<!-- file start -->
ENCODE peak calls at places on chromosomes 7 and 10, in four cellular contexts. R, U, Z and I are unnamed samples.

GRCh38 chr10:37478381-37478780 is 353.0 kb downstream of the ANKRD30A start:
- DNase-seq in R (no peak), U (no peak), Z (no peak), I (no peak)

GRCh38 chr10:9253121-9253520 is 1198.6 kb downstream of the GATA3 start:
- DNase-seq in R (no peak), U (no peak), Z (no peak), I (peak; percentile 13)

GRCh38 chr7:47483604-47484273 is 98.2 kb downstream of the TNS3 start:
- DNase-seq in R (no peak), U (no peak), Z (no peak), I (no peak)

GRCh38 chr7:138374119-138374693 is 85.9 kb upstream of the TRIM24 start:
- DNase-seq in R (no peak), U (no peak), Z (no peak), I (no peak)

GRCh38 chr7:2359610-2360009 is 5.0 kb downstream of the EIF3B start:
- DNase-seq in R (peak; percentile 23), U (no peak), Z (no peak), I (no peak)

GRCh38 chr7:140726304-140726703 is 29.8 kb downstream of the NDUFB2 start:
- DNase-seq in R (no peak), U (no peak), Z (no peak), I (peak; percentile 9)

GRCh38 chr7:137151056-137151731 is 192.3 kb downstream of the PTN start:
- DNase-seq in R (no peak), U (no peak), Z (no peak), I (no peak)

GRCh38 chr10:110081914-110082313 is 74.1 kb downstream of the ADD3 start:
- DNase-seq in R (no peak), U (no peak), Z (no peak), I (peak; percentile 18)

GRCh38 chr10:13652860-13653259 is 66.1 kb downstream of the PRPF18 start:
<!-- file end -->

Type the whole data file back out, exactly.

ENCODE peak calls at places on chromosomes 7 and 10, in four cellular contexts. R, U, Z and I are unnamed samples.

GRCh38 chr10:37478381-37478780 is 353.0 kb downstream of the ANKRD30A start:
- DNase-seq in R (no peak), U (no peak), Z (no peak), I (no peak)

GRCh38 chr10:9253121-9253520 is 1198.6 kb downstream of the GATA3 start:
- DNase-seq in R (no peak), U (no peak), Z (no peak), I (peak; percentile 13)

GRCh38 chr7:47483604-47484273 is 98.2 kb downstream of the TNS3 start:
- DNase-seq in R (no peak), U (no peak), Z (no peak), I (no peak)

GRCh38 chr7:138374119-138374693 is 85.9 kb upstream of the TRIM24 start:
- DNase-seq in R (no peak), U (no peak), Z (no peak), I (no peak)

GRCh38 chr7:2359610-2360009 is 5.0 kb downstream of the EIF3B start:
- DNase-seq in R (peak; percentile 23), U (no peak), Z (no peak), I (no peak)

GRCh38 chr7:140726304-140726703 is 29.8 kb downstream of the NDUFB2 start:
- DNase-seq in R (no peak), U (no peak), Z (no peak), I (peak; percentile 9)

GRCh38 chr7:137151056-137151731 is 192.3 kb downstream of the PTN start:
- DNase-seq in R (no peak), U (no peak), Z (no peak), I (no peak)

GRCh38 chr10:110081914-110082313 is 74.1 kb downstream of the ADD3 start:
- DNase-seq in R (no peak), U (no peak), Z (no peak), I (peak; percentile 18)

GRCh38 chr10:13652860-13653259 is 66.1 kb downstream of the PRPF18 start: